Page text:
“Where does she get it from?” the private view art mingling Londoners mumble over the free drinks each First Thursday, First Wednesday, First Tuesday and on the odd nights when the brave and special galleries choose to have their openings. I remember coming to London and being incredibly art thirsty; drooling over brush strokes, contrasting oil textures and ten thousand other versions of creative expression. It didn’t take me long to wonder what the rest of the crowd was doing there. Where they really only there for the free drinks? During the exhibition of the wandering artist, whose name I cannot remember, in a Mayfair gallery a couple of years ago, a Ugandan Indian, whose name I shall keep anonymous, came up to me with slightly sleepy wine-eyes and declared that he was indeed an art lover. We had a chat and as a result, I ended up on a mailinglist which supplied all previously wealthy (at least in their dream world) West-End folks with a weekly e-mail report of where to go for the free drinks. Yes, I did give him my business card and hoped that he would buy one of my paintings, because my older and more experienced friends told me to network, and the man did have a nice suit and Regent Street was gleaming as prosperous as ever before.
“Where does she get it from?” used to sound like a peculiar question with no substance, until I realized that many people have no conception of creativity and what it feels like to be grabbed by that invisible powerful force that makes you walk your garbage to the tube, put on skirts inside out and eat breakfast for lunch and dinner. Observe, sketch, research, paint, and paint, and paint, and then document, throw it all online on a webpage, contact galleries and go networking. Oh, we all know the drill and it can make a wreck out of any passionate artist burning with the will to break through. How many artists come to London for a couple of years and then give up? It can be chocking to realize how many amazing artists there are out there in the complex business jungle that is built around and feeding off creative expression, and in addition, the numbers of foreign painters represented by London galleries (not including the internationally recognized) are not many.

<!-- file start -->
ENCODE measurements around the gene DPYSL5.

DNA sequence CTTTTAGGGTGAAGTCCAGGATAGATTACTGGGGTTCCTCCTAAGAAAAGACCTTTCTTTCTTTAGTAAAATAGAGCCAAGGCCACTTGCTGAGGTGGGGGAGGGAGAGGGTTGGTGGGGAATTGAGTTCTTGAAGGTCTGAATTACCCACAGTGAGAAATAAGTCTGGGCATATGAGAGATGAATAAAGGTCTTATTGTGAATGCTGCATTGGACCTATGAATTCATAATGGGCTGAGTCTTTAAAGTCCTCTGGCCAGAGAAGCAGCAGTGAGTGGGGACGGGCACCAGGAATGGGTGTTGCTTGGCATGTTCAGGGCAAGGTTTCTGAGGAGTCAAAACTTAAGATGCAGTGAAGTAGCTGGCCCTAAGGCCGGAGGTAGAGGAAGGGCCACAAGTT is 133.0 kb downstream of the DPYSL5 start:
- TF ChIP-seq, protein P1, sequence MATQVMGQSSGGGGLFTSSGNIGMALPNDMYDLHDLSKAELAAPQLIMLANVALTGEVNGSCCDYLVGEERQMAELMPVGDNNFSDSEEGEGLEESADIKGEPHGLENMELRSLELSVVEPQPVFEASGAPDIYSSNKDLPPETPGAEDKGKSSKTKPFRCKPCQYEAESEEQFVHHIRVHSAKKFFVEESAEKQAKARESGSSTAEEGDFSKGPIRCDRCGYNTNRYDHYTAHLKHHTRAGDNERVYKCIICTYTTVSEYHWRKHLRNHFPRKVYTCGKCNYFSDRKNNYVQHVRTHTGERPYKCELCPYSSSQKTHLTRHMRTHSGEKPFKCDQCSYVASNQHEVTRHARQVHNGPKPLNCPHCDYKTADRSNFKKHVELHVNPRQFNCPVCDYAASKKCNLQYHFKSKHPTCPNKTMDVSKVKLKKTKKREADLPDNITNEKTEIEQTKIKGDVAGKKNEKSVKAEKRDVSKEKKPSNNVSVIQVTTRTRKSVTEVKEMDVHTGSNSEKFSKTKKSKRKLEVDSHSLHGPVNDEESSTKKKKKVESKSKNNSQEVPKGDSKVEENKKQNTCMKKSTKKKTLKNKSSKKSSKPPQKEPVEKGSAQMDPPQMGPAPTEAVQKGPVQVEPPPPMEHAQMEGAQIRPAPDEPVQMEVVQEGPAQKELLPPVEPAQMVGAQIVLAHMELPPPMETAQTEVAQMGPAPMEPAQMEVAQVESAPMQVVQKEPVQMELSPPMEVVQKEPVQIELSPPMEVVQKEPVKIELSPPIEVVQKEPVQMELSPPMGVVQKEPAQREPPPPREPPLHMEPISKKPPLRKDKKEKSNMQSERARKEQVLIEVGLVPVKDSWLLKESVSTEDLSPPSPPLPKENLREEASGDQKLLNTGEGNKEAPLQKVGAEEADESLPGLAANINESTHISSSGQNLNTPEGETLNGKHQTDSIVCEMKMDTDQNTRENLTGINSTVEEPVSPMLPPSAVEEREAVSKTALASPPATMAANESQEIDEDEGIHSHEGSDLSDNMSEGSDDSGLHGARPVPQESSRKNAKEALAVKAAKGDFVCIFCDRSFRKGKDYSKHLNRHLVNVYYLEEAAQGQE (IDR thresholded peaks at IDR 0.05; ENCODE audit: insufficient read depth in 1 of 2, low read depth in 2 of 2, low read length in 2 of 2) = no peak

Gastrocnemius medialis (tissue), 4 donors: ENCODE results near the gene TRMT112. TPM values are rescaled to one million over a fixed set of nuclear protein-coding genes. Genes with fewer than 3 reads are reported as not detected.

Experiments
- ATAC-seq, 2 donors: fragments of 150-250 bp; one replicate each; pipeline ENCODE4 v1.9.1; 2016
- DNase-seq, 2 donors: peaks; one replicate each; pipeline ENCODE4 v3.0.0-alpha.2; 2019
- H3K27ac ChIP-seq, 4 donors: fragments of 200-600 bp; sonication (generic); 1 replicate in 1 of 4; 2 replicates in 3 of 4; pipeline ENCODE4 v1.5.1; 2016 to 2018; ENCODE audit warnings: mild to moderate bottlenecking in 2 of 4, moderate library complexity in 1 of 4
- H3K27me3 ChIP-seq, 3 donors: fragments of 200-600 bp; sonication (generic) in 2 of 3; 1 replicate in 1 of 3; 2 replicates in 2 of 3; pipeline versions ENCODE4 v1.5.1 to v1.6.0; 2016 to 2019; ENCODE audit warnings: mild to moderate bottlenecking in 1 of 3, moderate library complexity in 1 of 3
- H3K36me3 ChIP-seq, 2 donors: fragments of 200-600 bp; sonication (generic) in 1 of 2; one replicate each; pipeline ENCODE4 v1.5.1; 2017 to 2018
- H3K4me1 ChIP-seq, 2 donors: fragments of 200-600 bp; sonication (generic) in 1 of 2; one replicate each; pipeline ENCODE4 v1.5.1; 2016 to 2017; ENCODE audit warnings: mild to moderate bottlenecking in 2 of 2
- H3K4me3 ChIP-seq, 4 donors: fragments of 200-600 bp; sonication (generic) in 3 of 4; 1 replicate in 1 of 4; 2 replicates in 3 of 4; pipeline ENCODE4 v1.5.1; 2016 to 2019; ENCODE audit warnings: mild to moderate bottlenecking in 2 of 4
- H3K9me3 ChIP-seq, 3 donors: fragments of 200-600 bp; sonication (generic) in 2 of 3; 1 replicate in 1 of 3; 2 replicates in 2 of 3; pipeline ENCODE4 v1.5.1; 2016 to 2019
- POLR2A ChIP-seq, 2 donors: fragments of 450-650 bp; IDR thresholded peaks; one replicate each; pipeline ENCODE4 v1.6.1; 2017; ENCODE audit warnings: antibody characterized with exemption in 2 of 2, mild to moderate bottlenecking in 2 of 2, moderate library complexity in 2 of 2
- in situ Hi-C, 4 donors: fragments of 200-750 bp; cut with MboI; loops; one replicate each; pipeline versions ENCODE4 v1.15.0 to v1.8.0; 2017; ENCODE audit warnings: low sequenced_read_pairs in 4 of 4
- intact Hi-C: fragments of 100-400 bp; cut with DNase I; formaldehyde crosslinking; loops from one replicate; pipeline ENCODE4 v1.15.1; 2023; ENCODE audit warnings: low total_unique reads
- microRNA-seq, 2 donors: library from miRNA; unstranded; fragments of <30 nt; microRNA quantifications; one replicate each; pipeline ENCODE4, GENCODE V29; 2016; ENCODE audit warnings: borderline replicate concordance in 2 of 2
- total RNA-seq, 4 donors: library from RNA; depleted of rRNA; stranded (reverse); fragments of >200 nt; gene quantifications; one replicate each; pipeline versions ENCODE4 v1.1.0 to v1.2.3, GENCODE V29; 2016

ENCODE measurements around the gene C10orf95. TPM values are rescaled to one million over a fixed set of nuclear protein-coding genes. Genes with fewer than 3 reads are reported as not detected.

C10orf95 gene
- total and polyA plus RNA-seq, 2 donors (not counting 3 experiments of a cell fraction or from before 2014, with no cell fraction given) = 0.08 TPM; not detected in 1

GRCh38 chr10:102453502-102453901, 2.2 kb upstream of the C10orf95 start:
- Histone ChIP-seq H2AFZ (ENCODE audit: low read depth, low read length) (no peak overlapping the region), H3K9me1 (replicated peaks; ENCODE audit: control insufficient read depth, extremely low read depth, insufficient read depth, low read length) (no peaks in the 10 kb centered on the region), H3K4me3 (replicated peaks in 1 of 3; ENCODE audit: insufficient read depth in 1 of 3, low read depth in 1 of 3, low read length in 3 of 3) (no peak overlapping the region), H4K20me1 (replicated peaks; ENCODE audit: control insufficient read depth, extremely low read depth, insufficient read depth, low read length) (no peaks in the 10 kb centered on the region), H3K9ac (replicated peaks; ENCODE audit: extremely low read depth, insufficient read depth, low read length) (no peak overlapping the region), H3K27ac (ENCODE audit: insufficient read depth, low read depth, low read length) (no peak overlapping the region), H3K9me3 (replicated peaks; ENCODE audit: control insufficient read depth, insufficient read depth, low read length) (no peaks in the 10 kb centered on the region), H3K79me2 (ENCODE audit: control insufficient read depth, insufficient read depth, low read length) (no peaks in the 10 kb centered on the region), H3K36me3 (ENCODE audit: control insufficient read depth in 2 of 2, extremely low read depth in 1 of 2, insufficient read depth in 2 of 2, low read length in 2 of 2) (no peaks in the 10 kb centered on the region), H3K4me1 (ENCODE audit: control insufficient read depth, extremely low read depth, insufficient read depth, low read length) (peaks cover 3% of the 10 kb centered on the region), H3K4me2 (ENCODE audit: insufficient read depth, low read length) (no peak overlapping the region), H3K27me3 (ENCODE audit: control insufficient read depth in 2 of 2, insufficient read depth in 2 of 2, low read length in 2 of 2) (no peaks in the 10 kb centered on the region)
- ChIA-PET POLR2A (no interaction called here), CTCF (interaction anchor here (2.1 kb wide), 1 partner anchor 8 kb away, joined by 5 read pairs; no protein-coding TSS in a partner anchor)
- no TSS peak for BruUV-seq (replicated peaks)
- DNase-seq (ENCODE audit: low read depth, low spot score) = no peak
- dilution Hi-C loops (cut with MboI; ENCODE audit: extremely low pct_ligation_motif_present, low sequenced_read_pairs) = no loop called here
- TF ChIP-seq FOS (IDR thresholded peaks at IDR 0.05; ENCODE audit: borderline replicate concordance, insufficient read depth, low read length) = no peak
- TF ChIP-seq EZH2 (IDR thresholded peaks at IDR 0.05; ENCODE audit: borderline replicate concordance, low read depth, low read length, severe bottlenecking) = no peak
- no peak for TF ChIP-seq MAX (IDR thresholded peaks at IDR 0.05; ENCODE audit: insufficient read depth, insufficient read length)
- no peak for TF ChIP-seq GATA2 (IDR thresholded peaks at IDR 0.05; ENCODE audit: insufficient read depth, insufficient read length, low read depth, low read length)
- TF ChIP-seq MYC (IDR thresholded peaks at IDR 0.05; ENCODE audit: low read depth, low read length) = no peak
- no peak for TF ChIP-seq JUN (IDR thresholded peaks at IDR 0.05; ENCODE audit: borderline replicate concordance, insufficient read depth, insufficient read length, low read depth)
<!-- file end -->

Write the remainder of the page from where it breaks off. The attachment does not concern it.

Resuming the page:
I started writing about artists because I found that the focus on art was consistently and close to entirely on the economic value and the trade of the same; the artist’s journey is absent. We must remember that we are not producing commercial objects. The story is infinitely more beautiful, and/or painful, and definitely more complex. Let’s rise above the competition mentality and focus on the real work.
Elinrós Henriksdotter, Founder and Chief Editor for www.ContemporaryTalks.com